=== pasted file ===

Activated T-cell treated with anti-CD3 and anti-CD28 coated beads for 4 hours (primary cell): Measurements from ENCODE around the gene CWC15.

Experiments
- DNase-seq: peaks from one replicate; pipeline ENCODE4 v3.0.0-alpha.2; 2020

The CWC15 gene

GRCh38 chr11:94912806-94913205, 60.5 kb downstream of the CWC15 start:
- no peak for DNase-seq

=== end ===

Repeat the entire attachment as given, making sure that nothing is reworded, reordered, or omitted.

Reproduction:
Activated T-cell treated with anti-CD3 and anti-CD28 coated beads for 4 hours (primary cell): Measurements from ENCODE around the gene CWC15.

Experiments
- DNase-seq: peaks from one replicate; pipeline ENCODE4 v3.0.0-alpha.2; 2020

The CWC15 gene

GRCh38 chr11:94912806-94913205, 60.5 kb downstream of the CWC15 start:
- no peak for DNase-seq